Updated with first-round board approval Nov. 10 - Measures boosting the age to buy tobacco products in the city of St. Louis sailed out of the Health and Human Services committee on Thursday (Nov. 3).
The bills, sponsored by Alderman Dionne Flowers, D-2nd Ward, would bring the city in line with St. Louis County by making it illegal for anyone under the age of 21 to buy tobacco products. The new requirement applies to both traditional tobacco products like cigarettes, and newer ones like electronic cigarettes.
Flowers says the age increase would help to break the social circle of access that enables underage people to smoke.
“It’s easier for someone at 16, 17 to get someone that’s 18 or 19 to buy them a cigarette whereas we think if they’re 21, the circle isn’t as easy,” said Flowers
Members of the board shared their personal experiences with smoking and smoking-related cancers in support. But some said the ordinance was just feel-good legislation.
Alderman Marlene E. Davis, D-19th Ward, said, though she would probably vote for the bills, she questioned their efficacy.
“We know that cancer is prevalent, especially lung cancer, but at the end of the day, this will not prevent one case,” said Davis.
Alderman Shane Cohn, D-25th Ward, said that while he supports efforts to reduce smoking, the bills insult 18 year olds who are legal adults.
“I don’t think that raising the age is the appropriate answer. If we’re going to – why don’t we raise the age to vote, why don’t we raise the age to serve in military service? You know if we’re going to treat kids like morons, they’re going to turn out to be morons,” said Cohn.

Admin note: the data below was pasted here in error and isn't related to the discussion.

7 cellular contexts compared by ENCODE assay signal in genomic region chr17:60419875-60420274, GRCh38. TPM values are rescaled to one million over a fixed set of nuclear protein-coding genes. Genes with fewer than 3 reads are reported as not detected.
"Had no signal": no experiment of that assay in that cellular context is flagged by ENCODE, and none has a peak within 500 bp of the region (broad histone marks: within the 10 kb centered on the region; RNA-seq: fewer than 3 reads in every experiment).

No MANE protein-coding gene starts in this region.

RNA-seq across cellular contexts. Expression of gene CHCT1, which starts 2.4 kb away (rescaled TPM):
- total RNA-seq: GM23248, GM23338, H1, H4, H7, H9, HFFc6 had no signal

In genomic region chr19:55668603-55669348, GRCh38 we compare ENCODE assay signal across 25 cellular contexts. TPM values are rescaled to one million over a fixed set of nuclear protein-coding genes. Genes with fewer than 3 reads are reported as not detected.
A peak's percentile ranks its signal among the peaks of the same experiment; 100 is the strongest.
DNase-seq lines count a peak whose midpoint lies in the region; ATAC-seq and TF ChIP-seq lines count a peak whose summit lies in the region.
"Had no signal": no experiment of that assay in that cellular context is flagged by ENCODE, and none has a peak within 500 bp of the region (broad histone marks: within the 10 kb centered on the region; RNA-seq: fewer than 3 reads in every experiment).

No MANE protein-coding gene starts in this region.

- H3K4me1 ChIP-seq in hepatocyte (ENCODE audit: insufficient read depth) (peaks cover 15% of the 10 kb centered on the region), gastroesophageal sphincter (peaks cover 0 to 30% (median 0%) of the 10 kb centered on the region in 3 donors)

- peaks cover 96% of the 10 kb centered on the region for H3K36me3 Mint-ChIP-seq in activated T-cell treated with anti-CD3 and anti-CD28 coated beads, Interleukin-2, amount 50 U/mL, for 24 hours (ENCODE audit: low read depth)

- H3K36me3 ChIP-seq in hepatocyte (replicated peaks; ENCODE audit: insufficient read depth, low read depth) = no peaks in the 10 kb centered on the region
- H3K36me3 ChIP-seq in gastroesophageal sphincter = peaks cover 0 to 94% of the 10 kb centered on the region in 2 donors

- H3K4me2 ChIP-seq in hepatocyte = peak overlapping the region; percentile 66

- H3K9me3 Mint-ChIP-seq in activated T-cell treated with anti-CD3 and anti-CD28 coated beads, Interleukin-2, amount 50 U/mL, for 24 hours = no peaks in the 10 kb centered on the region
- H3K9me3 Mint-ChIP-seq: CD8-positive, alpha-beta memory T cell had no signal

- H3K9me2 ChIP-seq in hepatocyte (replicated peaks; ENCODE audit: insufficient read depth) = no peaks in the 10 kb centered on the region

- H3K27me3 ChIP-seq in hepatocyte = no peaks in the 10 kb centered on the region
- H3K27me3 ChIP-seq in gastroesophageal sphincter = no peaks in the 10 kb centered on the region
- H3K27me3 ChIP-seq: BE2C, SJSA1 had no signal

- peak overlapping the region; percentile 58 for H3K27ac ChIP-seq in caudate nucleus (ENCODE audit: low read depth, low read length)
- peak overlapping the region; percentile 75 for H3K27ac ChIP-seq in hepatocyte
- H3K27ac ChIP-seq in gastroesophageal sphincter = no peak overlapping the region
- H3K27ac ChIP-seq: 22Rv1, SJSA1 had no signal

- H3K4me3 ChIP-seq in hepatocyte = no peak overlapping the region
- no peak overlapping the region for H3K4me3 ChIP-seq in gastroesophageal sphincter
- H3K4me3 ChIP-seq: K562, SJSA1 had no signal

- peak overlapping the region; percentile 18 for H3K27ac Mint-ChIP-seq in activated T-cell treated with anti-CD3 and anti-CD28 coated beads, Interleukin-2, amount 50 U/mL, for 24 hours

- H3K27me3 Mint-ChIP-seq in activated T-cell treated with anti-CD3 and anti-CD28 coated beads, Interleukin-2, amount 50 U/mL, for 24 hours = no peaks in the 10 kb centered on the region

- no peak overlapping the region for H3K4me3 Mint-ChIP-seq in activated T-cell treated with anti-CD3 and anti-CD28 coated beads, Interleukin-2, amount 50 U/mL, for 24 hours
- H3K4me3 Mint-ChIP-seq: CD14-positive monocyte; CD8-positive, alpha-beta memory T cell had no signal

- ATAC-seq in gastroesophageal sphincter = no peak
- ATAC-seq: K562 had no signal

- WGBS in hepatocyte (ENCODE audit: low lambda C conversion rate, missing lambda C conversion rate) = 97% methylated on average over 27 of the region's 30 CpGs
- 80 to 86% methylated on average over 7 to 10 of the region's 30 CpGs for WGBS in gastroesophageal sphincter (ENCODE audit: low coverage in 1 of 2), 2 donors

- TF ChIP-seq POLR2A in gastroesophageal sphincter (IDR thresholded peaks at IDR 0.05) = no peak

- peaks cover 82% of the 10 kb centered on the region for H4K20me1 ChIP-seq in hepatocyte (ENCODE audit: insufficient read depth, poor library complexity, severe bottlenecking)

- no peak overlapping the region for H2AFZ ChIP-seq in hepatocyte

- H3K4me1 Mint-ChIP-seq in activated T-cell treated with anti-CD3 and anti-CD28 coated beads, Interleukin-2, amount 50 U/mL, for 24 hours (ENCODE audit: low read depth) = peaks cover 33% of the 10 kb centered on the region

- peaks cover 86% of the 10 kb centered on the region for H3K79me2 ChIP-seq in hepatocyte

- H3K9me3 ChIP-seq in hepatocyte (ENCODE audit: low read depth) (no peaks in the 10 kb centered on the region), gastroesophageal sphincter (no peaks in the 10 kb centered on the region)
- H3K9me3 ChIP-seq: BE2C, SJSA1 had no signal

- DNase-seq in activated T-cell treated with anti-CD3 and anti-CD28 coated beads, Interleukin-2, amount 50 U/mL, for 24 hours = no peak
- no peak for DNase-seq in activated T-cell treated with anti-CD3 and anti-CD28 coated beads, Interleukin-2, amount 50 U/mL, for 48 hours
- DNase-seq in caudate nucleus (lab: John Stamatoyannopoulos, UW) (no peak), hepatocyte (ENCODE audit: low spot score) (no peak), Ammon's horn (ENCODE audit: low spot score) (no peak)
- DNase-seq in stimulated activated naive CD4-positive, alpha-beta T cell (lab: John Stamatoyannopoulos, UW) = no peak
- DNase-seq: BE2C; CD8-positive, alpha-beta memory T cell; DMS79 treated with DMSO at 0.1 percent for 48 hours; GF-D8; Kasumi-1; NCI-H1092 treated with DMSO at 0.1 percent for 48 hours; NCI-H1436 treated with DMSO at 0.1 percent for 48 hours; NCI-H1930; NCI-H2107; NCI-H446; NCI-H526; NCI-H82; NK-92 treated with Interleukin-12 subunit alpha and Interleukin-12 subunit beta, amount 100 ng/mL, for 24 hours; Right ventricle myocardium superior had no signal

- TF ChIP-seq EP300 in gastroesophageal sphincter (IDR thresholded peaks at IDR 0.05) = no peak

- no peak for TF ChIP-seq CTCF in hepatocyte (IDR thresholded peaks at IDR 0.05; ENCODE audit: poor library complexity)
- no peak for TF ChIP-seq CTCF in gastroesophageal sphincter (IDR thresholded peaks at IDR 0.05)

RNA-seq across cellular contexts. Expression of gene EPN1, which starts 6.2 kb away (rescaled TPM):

Alderman Sharon Tyus, D-1st Ward, says the limitations are a “great trade” if they are able to save lives.
“It’s inconvenient and they may have to send their friend to get it or whatever, but whatever inconvenience I can do, there are some things we should make inconvenient,” said Tyus.
St. Louis County already voted to raise the age for tobacco to 21 in September.
Karen Englert, the government relations director for the American Heart Association, is leading the so-called "Tobacco 21" effort in Missouri. Boosting the purchasing age from 18 to 21 won't stop teenagers from getting tobacco products, she said, but it makes it a lot harder.
"We eliminate the social source," she said. "It's pretty rare that you'll see a 21 year old spending a lot of time with a 13 year old."
AJ Moll, the executive director of Smoke Free Missouri, called "Tobacco 21" a solution in search of a problem. Raising the purchasing age on vapor products, he said, makes it that much harder for people who started smoking young to quit.
"Vapor products are shown to help people quit smoking," he said. "Youths aren’t initiating with them, there’s no gateway, and the majority of people that did experiment underage don’t even use nicotine in the products."
Moll's group made the same argument in St. Louis County, where the measure passed in September. He said he expects approval in the city as well.
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